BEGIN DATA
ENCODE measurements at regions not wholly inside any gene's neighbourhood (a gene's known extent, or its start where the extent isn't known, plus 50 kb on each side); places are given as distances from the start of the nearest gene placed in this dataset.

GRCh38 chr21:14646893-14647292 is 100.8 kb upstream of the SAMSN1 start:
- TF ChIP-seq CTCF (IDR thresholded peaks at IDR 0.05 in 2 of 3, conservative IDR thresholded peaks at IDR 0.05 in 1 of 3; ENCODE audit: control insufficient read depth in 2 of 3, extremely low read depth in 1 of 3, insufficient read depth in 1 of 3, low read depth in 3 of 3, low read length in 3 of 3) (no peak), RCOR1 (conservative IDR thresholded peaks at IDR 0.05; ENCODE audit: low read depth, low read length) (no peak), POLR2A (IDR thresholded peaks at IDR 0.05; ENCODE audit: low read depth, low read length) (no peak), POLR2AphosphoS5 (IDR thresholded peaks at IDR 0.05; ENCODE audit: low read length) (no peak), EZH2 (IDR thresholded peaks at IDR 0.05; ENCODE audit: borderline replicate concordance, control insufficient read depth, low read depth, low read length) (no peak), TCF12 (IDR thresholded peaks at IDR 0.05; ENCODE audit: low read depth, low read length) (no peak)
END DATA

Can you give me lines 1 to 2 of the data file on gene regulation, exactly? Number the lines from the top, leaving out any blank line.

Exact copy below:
ENCODE measurements at regions not wholly inside any gene's neighbourhood (a gene's known extent, or its start where the extent isn't known, plus 50 kb on each side); places are given as distances from the start of the nearest gene placed in this dataset.

GRCh38 chr21:14646893-14647292 is 100.8 kb upstream of the SAMSN1 start: